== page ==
Multi-view ToF Fusion for Object Detection in Industrial Applications
Inge Coudron and Toon Goedem´e
EAVISE Research Group, KU Leuven, Jan Pieter De Nayerlaan 5, Sint-Katelijne-Waver, Belgium
{inge.coudron, toon.goedeme}
Extrinsic Calibration, Multi-sensor, Object Detection.
The use of time-of-flight (ToF) cameras in industrial applications has become increasingly popular due to the
camera’s reduced cost and its ability to provide real-time depth information. Still, one of the main drawbacks
of these cameras has been their limited eld of view. We therefore propose a technique to fuse the views
of multiple ToF cameras. By mounting t wo cameras side by side and pointing them away from each other,
the horizontal field of view can be artificiall y extended. The combined views can then be used for object
detection. The main advantages of our technique is that the calibration is fully automatic and only one shot of
the calibration target is needed. Furthermore, no overlap between the views is required.
Object detection remains an important challenge in
industry. In ma ny of these applications, a la rge scene
area needs to be covered. Hence a camera with a wide
field of view is usually required. Since the field o f
view of a single ToF camera is limited, multiple ca-
meras mu st be com bined. This requires to first cali-
brate the rela tive poses (i.e. extrinsic paramete rs) of
the cameras.
Once the data from the different cameras is trans-
formed into a common reference frame, it can be fed
to the object detection framework. A popular appro-
ach to the 3D object detection problem is to exploit
range images (Bielicki and Sitnik, 2013). These ima-
ges make data processing significantly faster, as they
convert the mo st time-consuming tasks (e.g ., nearest
neighbor search) from a 3D space into a 2D space. We
will there fore rende r the registered point clouds with
a virtua l camera to simulate a depth sensor.
In this paper, we present a convenient extern al ca-
libration method for a multi-ToF system. That is to
say, the human interaction and export knowledge re-
quired for the calibration is kept to a minim um. The
views from the different ToF camera s c an be merged
into an extended range image usable for 3D object
detection. The remainde r of this paper is organized as
follows. Firstly, the Related Work section provides an
overview of existing calibration techniques. Section 3
introdu ces our app roach for multi-view TOF fusion.
Experiments in section 4 show the accuracy in cali-
bration. Finally, a short conclusion is given.
The calibr ation of mu ltiple cameras is a well-studied
problem in computer vision. The most co mmon met-
hod for calibrating conventional intensity cameras is
to use a checkerboard which is obser ved at different
positions and orie ntations within the cameras shared
field of view (Zhang , 2000). Given the image coor-
dinates of the reference po ints (i.e., the checkerboard
corners) and the g eometry of the checkerboard (i.e. ,
the numb e r of squares and the squa re dime nsion), the
camera parameters can be estimated using a closed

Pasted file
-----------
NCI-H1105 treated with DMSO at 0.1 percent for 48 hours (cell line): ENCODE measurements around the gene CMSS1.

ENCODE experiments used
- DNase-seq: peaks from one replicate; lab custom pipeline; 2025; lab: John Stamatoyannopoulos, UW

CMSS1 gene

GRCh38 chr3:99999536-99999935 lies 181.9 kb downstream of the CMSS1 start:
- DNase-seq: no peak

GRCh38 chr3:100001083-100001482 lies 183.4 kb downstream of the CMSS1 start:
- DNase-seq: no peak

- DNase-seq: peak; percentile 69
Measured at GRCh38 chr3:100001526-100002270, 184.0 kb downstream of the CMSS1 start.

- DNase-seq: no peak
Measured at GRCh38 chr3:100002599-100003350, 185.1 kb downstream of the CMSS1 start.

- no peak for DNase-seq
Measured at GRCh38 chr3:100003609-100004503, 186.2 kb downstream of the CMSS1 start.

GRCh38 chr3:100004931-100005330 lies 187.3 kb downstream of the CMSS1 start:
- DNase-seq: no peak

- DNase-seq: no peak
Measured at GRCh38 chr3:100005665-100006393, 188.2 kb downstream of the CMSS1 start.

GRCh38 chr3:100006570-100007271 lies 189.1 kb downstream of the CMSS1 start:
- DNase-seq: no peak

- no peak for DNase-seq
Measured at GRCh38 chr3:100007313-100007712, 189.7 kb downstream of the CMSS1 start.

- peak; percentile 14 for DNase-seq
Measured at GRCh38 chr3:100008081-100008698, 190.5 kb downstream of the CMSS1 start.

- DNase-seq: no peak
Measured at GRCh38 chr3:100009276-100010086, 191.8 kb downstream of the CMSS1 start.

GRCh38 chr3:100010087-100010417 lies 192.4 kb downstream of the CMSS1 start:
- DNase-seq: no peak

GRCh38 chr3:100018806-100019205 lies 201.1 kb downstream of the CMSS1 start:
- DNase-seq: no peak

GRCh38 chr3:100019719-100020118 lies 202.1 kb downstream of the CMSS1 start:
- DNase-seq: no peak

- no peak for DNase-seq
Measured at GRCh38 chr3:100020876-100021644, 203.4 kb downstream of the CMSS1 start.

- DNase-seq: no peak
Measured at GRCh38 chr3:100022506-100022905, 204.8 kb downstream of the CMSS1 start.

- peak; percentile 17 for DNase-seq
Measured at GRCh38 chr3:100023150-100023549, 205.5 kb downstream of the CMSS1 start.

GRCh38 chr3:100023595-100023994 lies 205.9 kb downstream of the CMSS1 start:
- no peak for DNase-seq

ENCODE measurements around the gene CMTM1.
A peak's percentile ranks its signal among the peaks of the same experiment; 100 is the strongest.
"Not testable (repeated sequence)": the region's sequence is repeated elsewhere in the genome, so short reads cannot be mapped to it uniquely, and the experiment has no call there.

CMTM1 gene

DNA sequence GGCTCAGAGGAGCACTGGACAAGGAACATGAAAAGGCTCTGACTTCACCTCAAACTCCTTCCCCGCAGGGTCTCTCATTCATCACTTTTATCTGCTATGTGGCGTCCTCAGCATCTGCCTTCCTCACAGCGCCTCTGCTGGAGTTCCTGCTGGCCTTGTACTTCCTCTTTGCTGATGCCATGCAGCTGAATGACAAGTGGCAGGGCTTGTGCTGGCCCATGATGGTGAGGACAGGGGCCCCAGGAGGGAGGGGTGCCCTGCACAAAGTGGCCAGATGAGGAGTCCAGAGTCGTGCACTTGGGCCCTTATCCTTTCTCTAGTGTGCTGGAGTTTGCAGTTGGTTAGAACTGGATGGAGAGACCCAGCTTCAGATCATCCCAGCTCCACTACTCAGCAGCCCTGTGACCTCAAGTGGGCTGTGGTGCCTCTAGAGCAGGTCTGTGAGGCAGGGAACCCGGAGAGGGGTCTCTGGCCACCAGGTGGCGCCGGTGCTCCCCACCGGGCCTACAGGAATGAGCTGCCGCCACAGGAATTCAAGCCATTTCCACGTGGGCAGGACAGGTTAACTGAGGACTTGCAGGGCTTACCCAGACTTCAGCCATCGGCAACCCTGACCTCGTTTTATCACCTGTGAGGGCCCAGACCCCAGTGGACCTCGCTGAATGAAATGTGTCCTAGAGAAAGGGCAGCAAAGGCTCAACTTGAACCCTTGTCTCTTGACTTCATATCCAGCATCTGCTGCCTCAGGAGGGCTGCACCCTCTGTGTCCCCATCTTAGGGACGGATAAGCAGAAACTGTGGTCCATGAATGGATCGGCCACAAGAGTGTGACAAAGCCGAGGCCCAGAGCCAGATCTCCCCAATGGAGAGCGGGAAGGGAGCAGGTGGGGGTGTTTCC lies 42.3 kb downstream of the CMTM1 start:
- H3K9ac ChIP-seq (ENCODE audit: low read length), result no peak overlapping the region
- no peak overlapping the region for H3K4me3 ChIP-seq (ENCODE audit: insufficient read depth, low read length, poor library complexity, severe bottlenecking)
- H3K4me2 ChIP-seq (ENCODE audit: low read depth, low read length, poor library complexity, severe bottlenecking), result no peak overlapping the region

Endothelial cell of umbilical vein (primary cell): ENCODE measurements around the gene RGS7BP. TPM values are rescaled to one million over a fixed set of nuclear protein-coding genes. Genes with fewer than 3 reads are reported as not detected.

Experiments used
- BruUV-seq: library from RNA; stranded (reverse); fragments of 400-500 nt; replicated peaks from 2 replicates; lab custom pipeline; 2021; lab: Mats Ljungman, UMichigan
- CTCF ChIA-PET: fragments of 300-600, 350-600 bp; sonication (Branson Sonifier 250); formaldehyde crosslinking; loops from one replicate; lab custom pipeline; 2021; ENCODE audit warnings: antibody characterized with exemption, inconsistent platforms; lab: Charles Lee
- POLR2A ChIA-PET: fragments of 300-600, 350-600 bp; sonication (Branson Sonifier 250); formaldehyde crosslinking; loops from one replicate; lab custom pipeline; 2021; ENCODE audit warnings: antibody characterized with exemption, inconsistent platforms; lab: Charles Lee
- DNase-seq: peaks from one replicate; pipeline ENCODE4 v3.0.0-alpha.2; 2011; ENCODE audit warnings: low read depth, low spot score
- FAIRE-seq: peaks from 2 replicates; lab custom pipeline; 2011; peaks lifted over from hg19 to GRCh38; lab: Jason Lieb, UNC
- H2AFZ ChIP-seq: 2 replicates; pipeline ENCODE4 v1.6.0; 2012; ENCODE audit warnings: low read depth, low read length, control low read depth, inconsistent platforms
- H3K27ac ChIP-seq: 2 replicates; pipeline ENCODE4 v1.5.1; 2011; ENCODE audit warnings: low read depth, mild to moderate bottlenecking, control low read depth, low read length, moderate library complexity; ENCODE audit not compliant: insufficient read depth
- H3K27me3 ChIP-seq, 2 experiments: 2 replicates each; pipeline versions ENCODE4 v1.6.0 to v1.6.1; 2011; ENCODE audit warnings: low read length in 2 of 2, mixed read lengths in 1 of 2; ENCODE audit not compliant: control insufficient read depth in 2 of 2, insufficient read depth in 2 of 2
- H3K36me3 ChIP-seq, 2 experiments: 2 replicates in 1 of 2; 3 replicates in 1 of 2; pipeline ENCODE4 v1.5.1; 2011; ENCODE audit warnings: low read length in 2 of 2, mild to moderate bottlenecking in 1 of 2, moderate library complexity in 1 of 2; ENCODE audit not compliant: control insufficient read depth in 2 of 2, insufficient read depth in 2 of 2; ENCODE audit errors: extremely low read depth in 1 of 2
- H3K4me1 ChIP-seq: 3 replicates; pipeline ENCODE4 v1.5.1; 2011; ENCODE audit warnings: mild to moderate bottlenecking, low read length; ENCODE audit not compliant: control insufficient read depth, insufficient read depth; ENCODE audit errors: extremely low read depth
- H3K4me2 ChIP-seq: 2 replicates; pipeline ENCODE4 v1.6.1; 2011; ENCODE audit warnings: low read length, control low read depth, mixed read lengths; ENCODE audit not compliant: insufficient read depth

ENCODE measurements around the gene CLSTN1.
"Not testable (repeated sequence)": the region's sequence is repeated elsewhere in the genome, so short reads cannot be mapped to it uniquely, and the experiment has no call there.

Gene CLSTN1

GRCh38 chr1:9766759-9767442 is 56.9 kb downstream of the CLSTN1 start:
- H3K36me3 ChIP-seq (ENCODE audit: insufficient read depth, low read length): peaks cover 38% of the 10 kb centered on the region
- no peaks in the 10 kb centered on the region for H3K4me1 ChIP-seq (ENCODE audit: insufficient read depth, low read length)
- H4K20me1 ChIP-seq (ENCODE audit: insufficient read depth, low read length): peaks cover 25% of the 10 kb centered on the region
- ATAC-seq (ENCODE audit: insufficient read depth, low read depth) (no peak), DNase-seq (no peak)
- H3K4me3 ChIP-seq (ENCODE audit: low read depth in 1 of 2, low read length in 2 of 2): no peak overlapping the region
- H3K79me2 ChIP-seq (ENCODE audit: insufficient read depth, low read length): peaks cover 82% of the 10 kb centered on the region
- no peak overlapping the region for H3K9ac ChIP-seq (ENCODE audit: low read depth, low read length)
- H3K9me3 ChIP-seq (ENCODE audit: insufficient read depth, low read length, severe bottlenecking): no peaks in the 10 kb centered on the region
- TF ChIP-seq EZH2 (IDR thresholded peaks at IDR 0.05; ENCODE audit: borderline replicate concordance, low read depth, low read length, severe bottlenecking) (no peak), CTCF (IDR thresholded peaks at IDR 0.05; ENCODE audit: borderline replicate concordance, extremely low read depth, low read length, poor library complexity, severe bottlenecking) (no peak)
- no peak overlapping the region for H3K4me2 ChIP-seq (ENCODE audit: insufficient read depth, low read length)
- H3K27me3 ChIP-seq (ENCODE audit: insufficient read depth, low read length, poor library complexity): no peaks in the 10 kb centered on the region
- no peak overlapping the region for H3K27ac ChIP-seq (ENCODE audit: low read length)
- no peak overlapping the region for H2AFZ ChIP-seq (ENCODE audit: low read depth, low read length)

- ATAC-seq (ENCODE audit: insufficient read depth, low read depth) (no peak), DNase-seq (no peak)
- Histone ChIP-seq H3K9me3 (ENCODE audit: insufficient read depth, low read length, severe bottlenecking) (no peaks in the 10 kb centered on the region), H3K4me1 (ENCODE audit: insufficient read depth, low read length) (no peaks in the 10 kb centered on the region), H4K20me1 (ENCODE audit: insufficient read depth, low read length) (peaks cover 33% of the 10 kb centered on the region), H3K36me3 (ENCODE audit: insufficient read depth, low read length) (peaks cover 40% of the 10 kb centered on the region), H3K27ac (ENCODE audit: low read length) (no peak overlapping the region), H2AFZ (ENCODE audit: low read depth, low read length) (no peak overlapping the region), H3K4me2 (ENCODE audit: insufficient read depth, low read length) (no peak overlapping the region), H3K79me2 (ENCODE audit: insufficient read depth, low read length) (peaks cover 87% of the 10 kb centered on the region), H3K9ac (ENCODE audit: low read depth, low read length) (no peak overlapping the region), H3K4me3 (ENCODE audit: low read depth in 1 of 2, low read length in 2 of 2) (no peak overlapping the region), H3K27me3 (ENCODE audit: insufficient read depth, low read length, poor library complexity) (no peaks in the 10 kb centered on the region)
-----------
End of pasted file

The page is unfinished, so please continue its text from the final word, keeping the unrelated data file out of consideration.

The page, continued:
form so lution w.r.t. the pinhole camera model. An ite-
rative bundle adjustment algorithm can then be used
to refine the parameters. The same stand ard technique
could be used for ToF cameras as well, as they pro-
vide an amplitude image associated with each range
image. However, the low resolution of the amplitude
images makes it difficult to detect the checkerboard
corners reliably resulting in ina ccurate c alibration.
To overcome this limitation, other methods have
been proposed that work directly on 3D shapes. Au-
vinet et al. (Auvinet et al., 2012), for example, use
the intersection points of triplets of plane s as ref e-
rence points. The equation of each plane can be cal-
culated by using a singular value decomposition of
points lying on the plane. Given the sets of co rre-
sponding reference points, the rigid body transfo rma-
tion between the pair of cameras is estimated in a le-
ast square sense. Another method presented by Ruan
et al. (Ruan and Huber, 2014), u ses the centers of a
spherical calibration target as reference poin ts. The
Coudron I. and GoedemÃl T.
Multi-view ToF Fusion for Object Detection in Industrial Applications.
DOI: 10.5220/0006136802030207
In Proceedings of the 12th International Joint Conference on Computer Vision, Imaging and Computer Graphics Theory and Applications (VISIGRAPP 2017), pages 203-207
ISBN: 978-989-758-225-7
2017 by SCITEPRESS Science and Technology Publications, Lda. All rights reserved
spherical target has the advantage that it is rotation
invariant. However, the extraction of the center of the
sphere f rom a noisy p oint cloud is le ss robust, sinc e
the ac tive illumination will be mostly scattere d away
by the spherical surface. Furthermore, note that these
methods still require a significant amount of human
operation, since the calibratio n target must be moved
and matched in many different positions.
Alternatively, a method that takes only one pa ir of
3D images is the Iterative Closest Point (ICP) algo-
rithm (Besl and McKay, 19 92). The ICP algorithm
has been widely used for 3D registration. The ri-